Lancaster church leads the way for next generation of heritage craftspeople
The Churches Conservation Trust (CCT) are thrilled to announce that Historic England have awarded the Church of St John the Evangelist, Lancaster, a Heritage at Risk grant of £496k. This funding will be used towards a programme of urgent repair works and delivery of a Summer School heritage building skills training programme for around 20 traditional skills apprentices from across the north of England in 2024. This project has also been made possible through 25% match funding provided by a generous anonymous donation, a thoughtful legacy gift in left in the will of a generous individual and CCT reserves.
The Grade II* Georgian Church of St John’s is in the heart of Lancaster’s High Street Heritage Action Zone and Lancaster Conservation Area. Vested in the care of the Churches Conservation Trust (the national charity saving historic churches at risk) in 1983, the church was once used for concerts, community events and home to a fair-trade café. However, this came to an end in 2015 following severe flooding during Storm Desmond, which led to deterioration in the condition of the building including dry and wet rot outbreaks.
Over the last eight years, CCT has invested around a quarter of a million pounds in remedial and emergency works at the church, which has allowed for the church to be occasionally used once again as a community space, including this January as part of the Light Up Lancaster Art Installation. However, there has been an increasingly clear need for urgent repairs to the roof, tower, parapets and gutters to prevent further damage and potential loss of the beautifully crafted interior.
Critically, this grant will also offer a once in a lifetime opportunity for around twenty young apprentices at Historic England’s Heritage Building Skills Summer School in 2024. Over five weeks, trainees will assist with repairs to the roof and tower, learning and developing traditional skills from master craftspeople, helping to tackle the critical shortage in essential skills needed to rescue historic buildings across the country.
Over the last ten years research within the heritage sector has revealed a growing shortage of specialist skills in the building repair and conservation sector. The 2023 Red List produced by the Heritage Crafts organisation includes flint knapping, gauged brickwork, stained glass making and slating as ‘endangered’ crafts in the UK. St John’s will play a vital role in developing the next generation of traditionally trained craftspeople in masonry, roofing and lead, iron and timber work.
The funding, meanwhile, will allow use of the Church to continue while CCT, which is also benefitting from generous support from the National Lottery and others, develops plans for a long-term viable use that would allow the Church to be once again at the heart of the community for years to come.
Catherine Dewar, Historic England’s North West Regional Director, said:
“St John’s is a focal point for Lancaster’s High Street Heritage Action Zone and our grant will help to secure vital repairs needed to protect it for the immediate future. The project will also provide a brilliant opportunity for our heritage building skills apprentices and trainees to develop their expertise, which is needed for so many well-loved buildings across the country. The plans to use the building for a wide range of business and community purposes demonstrates how historic places can be reinvented with care and imagination.”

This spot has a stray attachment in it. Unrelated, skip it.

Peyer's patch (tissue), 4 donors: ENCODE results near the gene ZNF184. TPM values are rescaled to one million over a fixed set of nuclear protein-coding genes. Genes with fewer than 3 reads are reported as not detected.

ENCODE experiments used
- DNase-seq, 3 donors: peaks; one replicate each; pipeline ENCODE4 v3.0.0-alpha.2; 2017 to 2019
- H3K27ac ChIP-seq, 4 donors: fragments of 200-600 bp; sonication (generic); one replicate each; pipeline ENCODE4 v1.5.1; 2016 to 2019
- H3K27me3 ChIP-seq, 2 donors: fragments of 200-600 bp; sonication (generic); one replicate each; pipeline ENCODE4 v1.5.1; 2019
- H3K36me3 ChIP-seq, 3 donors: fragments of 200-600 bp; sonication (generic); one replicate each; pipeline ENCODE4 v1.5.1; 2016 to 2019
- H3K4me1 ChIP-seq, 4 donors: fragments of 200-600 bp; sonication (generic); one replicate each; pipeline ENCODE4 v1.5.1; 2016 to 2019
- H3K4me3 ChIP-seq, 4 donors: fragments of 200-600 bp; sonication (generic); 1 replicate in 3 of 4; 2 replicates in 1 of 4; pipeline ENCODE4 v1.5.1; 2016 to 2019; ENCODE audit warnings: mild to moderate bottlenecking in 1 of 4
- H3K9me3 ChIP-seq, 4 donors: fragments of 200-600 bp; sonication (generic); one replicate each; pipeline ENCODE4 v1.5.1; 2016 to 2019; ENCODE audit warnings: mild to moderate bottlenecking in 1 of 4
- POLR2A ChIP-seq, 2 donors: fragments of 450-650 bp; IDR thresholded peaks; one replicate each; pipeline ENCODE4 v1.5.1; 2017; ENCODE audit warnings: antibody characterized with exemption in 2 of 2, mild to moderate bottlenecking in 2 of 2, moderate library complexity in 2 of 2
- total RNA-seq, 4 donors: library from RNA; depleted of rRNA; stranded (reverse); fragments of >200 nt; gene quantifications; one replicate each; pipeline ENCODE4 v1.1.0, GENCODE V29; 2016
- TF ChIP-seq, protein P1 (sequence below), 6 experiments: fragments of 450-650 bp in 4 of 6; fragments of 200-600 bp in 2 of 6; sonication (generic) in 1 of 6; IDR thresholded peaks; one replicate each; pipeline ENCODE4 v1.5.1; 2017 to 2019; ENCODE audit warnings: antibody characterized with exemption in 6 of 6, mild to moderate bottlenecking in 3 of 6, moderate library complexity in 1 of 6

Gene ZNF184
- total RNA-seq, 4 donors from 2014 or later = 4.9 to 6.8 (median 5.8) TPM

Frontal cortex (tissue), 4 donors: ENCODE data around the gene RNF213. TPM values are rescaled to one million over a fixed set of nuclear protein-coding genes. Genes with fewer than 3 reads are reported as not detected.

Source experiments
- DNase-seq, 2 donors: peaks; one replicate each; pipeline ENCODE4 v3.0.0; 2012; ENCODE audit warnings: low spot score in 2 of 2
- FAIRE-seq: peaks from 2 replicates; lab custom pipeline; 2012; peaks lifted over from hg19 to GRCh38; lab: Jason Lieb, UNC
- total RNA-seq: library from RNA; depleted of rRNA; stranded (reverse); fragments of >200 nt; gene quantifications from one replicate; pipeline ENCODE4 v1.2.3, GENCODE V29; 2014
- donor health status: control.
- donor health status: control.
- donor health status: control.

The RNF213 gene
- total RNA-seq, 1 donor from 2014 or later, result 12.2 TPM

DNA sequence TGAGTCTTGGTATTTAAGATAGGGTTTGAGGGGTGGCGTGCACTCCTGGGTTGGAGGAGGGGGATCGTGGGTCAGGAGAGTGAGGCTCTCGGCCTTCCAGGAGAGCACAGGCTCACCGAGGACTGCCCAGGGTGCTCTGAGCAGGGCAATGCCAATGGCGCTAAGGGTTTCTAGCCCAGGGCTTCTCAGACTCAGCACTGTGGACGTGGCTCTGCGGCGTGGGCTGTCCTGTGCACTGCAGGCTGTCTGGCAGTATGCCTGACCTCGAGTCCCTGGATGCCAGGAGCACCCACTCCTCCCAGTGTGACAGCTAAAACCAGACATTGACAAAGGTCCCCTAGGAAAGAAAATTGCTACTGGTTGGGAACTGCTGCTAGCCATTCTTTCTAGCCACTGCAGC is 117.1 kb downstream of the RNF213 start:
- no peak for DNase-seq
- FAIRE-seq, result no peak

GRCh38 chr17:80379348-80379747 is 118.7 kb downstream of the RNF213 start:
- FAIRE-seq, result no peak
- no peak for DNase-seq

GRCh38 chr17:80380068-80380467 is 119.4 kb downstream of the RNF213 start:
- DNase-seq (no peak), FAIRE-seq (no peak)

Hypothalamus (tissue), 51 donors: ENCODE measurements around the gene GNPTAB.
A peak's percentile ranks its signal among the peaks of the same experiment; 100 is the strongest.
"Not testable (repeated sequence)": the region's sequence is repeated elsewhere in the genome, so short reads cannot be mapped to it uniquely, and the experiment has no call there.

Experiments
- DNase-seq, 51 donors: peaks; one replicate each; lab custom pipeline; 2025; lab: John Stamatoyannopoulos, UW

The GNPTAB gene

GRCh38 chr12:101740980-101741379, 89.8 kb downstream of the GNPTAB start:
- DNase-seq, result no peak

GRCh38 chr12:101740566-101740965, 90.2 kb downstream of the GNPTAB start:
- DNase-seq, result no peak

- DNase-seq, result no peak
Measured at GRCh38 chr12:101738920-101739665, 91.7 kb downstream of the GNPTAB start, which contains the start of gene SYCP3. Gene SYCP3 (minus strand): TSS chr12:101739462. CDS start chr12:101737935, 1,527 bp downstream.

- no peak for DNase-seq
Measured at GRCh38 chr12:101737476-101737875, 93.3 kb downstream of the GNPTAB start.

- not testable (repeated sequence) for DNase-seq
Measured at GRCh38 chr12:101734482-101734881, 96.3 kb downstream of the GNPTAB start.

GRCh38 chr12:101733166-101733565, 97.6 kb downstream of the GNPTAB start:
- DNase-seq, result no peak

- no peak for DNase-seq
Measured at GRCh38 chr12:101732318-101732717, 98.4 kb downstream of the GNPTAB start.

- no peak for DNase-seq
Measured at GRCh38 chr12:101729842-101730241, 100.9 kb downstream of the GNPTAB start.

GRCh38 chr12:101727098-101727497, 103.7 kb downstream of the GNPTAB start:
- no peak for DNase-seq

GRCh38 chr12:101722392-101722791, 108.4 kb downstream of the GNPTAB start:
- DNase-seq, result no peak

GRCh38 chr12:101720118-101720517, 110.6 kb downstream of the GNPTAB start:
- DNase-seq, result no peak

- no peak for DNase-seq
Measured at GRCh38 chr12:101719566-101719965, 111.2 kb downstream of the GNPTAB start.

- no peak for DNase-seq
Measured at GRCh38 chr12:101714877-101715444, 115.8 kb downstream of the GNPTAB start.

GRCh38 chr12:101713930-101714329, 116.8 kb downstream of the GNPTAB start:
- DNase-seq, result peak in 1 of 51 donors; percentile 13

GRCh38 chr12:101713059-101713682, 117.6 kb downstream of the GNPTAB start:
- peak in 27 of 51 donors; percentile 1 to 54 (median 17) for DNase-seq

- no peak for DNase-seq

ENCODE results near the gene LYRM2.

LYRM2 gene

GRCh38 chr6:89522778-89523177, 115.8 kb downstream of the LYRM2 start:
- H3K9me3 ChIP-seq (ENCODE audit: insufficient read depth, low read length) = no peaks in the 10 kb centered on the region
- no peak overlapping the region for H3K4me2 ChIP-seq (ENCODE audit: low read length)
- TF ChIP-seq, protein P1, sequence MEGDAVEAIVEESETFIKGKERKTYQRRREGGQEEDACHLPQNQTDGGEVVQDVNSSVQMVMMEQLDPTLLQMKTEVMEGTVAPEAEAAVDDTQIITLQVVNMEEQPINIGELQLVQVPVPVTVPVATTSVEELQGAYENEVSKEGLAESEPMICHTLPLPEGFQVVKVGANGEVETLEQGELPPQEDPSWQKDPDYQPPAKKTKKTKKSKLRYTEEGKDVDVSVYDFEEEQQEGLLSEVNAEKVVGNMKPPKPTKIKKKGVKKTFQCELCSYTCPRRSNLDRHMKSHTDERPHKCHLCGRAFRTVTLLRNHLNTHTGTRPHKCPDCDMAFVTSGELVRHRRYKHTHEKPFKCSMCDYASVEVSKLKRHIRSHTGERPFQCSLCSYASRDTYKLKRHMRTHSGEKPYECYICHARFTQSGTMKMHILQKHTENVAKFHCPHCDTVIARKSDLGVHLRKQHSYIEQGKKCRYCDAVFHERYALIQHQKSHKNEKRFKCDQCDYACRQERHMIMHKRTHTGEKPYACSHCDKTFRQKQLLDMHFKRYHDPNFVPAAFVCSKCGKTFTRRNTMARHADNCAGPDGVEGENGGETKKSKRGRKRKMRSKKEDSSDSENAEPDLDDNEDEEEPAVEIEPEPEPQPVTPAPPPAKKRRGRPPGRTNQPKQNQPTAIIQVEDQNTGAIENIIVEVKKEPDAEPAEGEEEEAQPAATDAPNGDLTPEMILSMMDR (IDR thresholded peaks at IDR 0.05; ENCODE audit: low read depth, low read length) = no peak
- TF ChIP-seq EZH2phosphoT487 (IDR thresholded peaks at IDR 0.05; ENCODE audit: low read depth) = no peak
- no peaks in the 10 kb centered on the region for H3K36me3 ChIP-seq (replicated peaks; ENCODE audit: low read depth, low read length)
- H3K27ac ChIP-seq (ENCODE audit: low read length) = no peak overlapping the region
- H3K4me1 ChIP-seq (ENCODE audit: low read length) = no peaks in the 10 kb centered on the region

Elanor Johnson, Regeneration Officer at Churches Conservation Trust commented:
“Not only is the support provided by Historic England to help us tackle the most urgent repair work at St John’s vital in securing the future of this wonderful building, it will also make a real difference to the future of the trainees and apprentices involved, helping them to develop skills to build their own careers and in turn helping CCT to care for historic churches for generations to come.”
Previous News about Church of St John the Evangelist in Lancaster
23 January 2023
The winter months continue to overwhelm St John’s, with the church suffering a burst pipe during the cold weather in December leading to flooding and water damage in the vestry and eastern end of the building.
14 December 2022
CCT has been awarded a grant of £393,507 to work with Lancaster and District Chamber of Commerce to open a co-working space in the redundant St John’s Church in Lancaster.
24 November 2022
Earlier this month, St John the Evangelist Church, Lancaster, was taken over by contemporary artist Anne Bennett, with her light installation Butterfly Dream: Making the Invisible Visible.
25 March 2022
St John the Evangelist Church opened its doors to welcome the people of Lancaster for a Spring Clean recently. The event was part of a community consultation exploring options to reopen the church back into the heart of the community. The event was well attended by locals, members of Lancaster and District Chamber of Commerce, Lancaster and District Heritage Group and Lancaster City Council.
11 October 2021
Georgian city church wins £17,355 of new funding
06 May 2021
St John the Evangelist Church, Lancaster has received £51,875 for vital repairs to windows and doors thanks to grant funding from the government’s £1.57 billion Cultural Recovery Fund.
09 September 2021
Anonymous donor gives £20,000 towards our project to find a new use for the Church of St John the Evangelist in Lancaster.
10 December 2015
Flooding devastates city centre church